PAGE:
I have an electric breast pump: I bought a very nice, gently used electric breast pump at our preschool’s rummage sale when I was pregnant last year. It was in mint condition and retailed at Target for close to $300 (I got it for $30). I purchased all brand new tubing and accessories for it. This pump has been sooooo helpful to me. I don’t think I would have been able to do all the running I have been doing without owning this pump.
My baby will take a bottle: When baby Gus was a few weeks old I gave him a bottle for the first time. I would use my pump about once a week and feed him the milk I pumped out instead of nursing him. I wanted to be sure that he was comfortable with drinking from a bottle, not just so I could go out running but also to make sure he would take it if my husband and I were out on a date or if I just wasn’t home when he needed to eat for any reason at all. At first he was confused by it, but it didn’t take long for him to get with the program and now he is completely comfortable with taking a bottle from me, his dad, his big sister or brother or whoever. This is great because I do not ever worry when I am on a long run or at a race – I know my baby is being fed! I know not all babies will accept a bottle – my son Will was one of those – so I am thankful that Gus has been on board with the idea from early on.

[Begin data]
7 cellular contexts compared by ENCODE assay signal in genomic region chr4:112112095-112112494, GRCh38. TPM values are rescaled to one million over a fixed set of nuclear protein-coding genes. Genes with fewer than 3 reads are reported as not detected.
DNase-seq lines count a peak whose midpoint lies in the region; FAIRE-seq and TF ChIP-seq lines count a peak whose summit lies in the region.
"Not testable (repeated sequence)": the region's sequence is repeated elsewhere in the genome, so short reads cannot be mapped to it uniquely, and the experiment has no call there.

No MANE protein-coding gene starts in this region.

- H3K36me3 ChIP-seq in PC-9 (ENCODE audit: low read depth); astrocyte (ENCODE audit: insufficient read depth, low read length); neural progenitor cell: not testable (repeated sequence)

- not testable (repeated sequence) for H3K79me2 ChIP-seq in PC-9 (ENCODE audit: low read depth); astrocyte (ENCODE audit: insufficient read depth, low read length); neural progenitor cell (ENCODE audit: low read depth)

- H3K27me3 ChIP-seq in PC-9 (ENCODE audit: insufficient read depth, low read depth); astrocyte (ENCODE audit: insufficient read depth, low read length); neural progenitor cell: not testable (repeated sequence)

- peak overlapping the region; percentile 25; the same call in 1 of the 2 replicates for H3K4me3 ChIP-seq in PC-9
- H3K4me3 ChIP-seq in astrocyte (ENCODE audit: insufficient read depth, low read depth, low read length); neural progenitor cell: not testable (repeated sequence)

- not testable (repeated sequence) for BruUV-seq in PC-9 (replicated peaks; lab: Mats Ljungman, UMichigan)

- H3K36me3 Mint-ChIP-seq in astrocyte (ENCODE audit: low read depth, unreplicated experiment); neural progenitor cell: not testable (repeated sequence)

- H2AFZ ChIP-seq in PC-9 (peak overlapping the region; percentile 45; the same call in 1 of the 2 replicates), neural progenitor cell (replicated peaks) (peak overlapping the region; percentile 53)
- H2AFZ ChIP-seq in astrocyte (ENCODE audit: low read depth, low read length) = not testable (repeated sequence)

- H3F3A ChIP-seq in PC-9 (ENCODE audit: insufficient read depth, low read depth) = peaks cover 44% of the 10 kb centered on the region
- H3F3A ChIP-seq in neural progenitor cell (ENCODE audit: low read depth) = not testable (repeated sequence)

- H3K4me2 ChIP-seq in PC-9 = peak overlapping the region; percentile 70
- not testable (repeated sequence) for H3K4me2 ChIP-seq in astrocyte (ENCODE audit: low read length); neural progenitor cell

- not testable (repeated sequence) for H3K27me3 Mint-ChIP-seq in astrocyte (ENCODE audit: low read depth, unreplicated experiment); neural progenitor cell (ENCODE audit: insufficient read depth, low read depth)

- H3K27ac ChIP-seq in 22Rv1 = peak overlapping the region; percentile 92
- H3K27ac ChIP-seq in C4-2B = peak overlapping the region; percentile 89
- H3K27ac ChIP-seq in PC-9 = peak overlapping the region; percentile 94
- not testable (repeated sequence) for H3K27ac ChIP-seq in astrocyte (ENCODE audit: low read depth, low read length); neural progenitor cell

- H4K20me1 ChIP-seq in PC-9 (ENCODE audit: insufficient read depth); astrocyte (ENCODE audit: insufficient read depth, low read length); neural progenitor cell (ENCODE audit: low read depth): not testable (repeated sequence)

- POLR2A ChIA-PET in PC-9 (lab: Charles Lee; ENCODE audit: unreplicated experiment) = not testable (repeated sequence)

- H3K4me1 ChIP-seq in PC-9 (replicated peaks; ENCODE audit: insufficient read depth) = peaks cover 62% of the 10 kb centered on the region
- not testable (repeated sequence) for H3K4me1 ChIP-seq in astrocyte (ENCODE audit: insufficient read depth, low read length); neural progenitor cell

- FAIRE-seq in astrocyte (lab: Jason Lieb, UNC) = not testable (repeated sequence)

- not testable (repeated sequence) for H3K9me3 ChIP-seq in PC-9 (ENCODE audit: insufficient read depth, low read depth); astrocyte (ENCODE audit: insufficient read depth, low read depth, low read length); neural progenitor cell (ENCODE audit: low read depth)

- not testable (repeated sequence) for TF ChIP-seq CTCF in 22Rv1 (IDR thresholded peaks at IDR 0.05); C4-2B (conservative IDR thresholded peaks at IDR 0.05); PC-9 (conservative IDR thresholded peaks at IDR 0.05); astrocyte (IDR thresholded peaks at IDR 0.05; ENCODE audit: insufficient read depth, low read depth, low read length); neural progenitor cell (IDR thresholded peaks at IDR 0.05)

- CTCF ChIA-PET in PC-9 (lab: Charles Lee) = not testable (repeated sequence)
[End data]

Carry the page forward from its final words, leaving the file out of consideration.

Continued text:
I store my milk: Once Gus was sleeping more and on a more regular feeding schedule, I began to pump every evening around 9:00pm. My body became used to producing about 4-5 ounces a milk every evening. I store this milk in the freezer (it will keep for 3 months) and keep about 6 ounces in the fridge at all times (where it will stay fresh for one week). This ensures that there is always milk for my baby in case he needs it when I’m not home. In addition, now that he is eating solid foods I use this milk in making his foods – mixing it with fruit, veggies and cereals. If you are storing your milk in the freezer, be sure to label it with the date and store the oldest milk closer towards the front so you use that first.
|frozen milk – oldest stored at the front|
I found a good sports bra: I never really needed to worry about having a “good” sports bra in the past, because I just didn’t have a lot to carry around up there. While pregnant I doubled up on my Target bras and wore two of them at a time when I ran. By the time Gus was born those bras were completely stretched out and my chest had also grown substantially, so I knew it was time for some serious “over the shoulder boulder holders” if I was going to be running a lot. After lots of research and trying them on, I purchased the Moving Comfort Fiona bra. I got the first one at my local running shop and then ordered three more from Amazon because I got a much better price (and free shipping) that way. These four bras have been invaluable to me! The adjustable straps are awesome. I chafed a little on extra-long runs but Body Glide took care of that and I don’t have problems with that anymore.